Cheong Wa Dae on Wednesday urged for a peaceful resolution to escalating tensions between the U.S. and China over territorial disputes in the South China Sea.
“South Korea has been strongly calling for restraint of any action that affects peace and stability in the region through various channels including global forums,” a senior official at the presidential office told reporters. “Disputes should be resolved in accordance with international norms.”
The U.S. Navy guided-missile destroyer USS Lassen sails in the Pacific Ocean in a November 2009 photo provided by the U.S. Navy. The U.S. Navy sent a guided-missile destroyer within 12 nautical miles of artificial islands built by China in the South China Sea on Tuesday, a U.S. defense official said, in a challenge to China`s territorial claims in the area. (Reuters-Yonhap)
The Cheong Wa Dae official also stressed that South Korea has a “strategic interest” in the South China Sea, saying that it is a key shipping route through which 30 percent of the country’s exports and 90 percent of its energy shipments pass.
The remark, seen as South Korean diplomatic rhetoric, appeared to be reiterating its neutral stance over intensifying disputes between the U.S. and China.
Seoul has been under growing pressure from Washington to clarify its position over China’s territorial claims in the area and support the U.S. if it takes actions to challenge Beijing. At a summit with Park two weeks ago, Obama said that Washington expects Seoul to speak out if China fails to abide by international norms and rules. Speculations grew fast here that Washington was nudging Seoul over China’s land reclamation projects while flaunting their renewed alliance.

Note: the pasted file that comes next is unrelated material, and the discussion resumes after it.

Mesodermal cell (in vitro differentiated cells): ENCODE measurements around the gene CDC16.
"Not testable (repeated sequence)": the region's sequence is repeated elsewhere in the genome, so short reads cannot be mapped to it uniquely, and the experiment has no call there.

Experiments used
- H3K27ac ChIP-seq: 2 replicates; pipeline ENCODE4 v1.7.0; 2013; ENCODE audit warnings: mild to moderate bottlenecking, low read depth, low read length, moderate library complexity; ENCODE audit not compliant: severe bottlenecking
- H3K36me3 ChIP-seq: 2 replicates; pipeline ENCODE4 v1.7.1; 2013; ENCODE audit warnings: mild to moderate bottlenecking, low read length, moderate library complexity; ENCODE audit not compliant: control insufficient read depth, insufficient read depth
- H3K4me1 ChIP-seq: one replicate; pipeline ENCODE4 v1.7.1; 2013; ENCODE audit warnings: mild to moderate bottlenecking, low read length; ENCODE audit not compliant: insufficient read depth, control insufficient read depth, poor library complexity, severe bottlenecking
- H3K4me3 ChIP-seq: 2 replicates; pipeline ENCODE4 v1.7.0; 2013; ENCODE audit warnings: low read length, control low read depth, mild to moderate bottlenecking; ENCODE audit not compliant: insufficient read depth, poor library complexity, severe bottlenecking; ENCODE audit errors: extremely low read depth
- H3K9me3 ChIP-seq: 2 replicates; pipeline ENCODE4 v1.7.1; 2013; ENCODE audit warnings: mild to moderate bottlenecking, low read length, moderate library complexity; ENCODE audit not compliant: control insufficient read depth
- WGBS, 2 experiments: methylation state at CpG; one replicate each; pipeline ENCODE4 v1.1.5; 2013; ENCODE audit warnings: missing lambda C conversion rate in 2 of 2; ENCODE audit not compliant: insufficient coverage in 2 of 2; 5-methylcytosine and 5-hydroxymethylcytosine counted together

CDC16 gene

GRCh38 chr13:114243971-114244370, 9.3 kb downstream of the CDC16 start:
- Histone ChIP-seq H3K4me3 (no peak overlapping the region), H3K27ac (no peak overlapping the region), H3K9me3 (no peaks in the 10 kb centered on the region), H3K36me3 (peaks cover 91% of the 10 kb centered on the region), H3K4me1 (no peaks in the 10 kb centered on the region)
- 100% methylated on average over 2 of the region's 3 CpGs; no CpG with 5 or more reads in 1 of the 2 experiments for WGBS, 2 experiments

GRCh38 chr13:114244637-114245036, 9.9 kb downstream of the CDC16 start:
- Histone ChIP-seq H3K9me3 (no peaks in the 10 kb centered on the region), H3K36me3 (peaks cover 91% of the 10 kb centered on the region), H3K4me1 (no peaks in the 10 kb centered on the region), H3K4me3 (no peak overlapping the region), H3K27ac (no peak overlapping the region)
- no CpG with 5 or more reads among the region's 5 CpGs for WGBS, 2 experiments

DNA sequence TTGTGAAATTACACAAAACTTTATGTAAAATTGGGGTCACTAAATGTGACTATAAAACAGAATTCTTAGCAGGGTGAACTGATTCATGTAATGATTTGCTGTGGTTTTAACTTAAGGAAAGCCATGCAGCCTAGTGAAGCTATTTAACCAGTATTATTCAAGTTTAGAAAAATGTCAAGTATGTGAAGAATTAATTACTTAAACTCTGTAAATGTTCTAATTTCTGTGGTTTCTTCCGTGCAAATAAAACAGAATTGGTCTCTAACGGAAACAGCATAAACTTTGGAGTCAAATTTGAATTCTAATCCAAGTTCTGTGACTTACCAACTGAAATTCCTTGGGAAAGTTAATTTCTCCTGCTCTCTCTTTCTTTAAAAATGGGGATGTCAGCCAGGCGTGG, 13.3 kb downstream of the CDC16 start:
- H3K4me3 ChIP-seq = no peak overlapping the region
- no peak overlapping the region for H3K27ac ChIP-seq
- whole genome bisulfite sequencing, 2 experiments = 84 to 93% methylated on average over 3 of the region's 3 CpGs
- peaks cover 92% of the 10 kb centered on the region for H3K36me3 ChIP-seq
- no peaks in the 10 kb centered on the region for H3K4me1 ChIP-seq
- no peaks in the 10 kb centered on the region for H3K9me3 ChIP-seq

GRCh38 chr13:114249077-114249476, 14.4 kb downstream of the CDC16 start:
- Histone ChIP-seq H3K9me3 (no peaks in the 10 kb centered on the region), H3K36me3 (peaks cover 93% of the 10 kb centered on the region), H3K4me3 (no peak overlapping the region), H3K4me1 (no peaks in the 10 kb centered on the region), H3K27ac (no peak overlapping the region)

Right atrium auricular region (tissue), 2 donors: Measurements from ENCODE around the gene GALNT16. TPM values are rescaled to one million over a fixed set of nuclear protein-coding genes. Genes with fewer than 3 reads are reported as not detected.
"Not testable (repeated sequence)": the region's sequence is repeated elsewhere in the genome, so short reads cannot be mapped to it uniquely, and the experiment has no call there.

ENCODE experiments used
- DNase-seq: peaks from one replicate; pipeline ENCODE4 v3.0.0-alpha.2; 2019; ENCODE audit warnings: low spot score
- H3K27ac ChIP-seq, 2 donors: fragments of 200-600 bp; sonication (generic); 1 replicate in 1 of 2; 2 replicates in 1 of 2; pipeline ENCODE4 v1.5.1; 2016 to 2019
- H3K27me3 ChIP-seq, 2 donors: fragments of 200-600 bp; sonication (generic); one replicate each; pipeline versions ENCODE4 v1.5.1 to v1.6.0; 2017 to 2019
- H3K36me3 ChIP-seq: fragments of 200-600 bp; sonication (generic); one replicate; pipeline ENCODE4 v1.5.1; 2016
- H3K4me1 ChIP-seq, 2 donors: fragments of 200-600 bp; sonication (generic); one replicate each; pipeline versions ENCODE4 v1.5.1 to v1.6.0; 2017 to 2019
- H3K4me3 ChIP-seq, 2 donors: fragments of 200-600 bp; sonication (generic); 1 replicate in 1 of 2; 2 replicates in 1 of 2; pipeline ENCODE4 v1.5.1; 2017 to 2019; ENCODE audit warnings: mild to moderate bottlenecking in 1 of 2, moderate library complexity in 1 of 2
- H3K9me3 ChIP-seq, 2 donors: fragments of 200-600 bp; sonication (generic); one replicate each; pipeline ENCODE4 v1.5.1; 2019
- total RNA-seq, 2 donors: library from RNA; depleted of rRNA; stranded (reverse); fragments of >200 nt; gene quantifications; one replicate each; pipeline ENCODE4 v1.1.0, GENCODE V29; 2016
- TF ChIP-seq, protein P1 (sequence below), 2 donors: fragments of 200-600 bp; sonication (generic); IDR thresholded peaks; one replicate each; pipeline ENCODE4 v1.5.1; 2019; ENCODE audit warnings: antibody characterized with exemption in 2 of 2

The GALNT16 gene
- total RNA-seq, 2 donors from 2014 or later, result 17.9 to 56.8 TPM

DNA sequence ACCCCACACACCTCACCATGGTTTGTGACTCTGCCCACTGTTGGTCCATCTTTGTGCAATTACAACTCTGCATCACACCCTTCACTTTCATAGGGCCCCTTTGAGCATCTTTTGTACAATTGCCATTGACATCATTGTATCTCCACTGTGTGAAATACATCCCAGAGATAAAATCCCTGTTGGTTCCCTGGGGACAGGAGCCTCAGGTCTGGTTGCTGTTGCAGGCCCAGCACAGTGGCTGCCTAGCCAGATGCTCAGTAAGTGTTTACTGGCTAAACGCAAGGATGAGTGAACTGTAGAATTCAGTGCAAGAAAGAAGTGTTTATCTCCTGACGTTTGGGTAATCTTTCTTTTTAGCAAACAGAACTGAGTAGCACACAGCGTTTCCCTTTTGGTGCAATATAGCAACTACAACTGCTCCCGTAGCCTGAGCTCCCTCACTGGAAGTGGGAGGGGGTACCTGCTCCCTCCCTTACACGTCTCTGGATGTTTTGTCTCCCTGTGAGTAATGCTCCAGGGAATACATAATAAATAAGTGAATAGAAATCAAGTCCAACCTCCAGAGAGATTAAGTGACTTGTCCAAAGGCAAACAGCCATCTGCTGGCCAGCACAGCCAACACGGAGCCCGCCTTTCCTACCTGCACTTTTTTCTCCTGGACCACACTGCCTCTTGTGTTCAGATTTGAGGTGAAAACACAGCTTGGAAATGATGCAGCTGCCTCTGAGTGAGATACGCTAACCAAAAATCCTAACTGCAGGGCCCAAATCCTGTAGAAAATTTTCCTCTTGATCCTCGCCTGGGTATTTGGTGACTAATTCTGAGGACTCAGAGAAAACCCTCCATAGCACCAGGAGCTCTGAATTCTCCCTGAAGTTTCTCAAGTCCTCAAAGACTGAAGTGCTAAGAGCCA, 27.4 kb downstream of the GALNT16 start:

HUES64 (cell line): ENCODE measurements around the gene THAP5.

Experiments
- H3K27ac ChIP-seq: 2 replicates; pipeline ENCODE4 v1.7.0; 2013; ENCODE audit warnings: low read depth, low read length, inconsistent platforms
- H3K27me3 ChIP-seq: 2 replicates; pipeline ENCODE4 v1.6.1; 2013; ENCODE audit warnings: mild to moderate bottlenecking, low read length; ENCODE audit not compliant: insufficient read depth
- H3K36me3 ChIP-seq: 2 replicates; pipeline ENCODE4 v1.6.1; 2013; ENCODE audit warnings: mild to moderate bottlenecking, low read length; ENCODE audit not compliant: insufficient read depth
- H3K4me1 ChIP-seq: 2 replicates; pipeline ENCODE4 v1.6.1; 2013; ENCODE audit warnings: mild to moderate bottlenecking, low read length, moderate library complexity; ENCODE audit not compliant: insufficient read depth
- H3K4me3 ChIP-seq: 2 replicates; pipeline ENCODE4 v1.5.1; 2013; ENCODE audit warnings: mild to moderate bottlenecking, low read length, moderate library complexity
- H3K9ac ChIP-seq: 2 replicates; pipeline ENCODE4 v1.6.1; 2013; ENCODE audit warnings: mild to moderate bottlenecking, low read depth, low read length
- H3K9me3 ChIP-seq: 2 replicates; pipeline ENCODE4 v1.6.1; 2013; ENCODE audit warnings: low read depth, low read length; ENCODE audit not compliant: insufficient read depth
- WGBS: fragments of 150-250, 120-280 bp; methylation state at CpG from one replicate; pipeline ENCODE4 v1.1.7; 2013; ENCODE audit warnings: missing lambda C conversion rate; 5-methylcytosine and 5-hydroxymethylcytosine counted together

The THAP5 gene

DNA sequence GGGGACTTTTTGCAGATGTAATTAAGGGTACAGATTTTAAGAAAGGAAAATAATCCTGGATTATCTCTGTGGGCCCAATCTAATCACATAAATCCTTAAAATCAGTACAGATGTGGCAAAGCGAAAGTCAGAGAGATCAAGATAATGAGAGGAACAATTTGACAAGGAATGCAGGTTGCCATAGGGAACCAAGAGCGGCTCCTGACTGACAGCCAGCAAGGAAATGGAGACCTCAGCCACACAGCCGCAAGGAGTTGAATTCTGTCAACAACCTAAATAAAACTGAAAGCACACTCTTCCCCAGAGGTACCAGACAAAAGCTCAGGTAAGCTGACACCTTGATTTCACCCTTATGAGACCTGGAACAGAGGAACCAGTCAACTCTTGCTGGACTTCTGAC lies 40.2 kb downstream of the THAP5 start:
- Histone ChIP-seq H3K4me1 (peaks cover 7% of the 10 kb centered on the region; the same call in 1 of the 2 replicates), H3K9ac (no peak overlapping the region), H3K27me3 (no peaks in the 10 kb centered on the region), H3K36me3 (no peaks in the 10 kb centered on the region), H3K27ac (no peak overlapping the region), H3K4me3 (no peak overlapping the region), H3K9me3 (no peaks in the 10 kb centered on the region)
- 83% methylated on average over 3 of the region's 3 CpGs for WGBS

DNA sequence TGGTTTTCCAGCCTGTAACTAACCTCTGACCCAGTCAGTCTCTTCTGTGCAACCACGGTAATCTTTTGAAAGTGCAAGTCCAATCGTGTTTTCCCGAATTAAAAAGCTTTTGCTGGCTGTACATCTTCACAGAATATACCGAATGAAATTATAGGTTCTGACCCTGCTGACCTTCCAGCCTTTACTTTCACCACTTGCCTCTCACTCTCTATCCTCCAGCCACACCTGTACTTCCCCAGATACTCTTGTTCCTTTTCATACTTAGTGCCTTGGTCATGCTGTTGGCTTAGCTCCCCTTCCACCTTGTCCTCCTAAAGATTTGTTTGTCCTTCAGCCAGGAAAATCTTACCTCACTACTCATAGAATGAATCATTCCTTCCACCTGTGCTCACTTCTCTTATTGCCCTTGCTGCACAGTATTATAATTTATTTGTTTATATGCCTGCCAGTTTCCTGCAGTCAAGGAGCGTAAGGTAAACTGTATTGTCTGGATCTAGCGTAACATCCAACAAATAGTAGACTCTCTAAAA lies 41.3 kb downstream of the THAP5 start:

Seoul expressed its position a day after a U.S. navy destroyer sailed past one of China’s artificial islands in the South China Sea, which Beijing denounced as a “deliberate provocation.”
China’s Foreign Ministry said its officials monitored and warned the USS Lassen as it passed what China claims is a 21-kilometer territorial limit around the Subi Reef in the Spratly Islands archipelago. The U.S. had signaled for weeks that it would undertake the mission to exercise the right to navigate freely in international waters, though it appears to have taken to pushing back against China’s growing assertiveness.
China warned that it would not condone any actions that undermine its security.
China has built the reef into an island by piling sand atop using dredgers, according to satellite images. The building program appears to be an infrastructure project to construct a runway capable of accommodating aircraft.
Washington has warned that China’s artificial islands cannot be considered sovereign territory along with the right to claim the surrounding territorial waters.
Under international law, military vessels are permitted to pass in the course of transiting through other country’s seas without notification.
By Cho Chung-un (firstname.lastname@example.org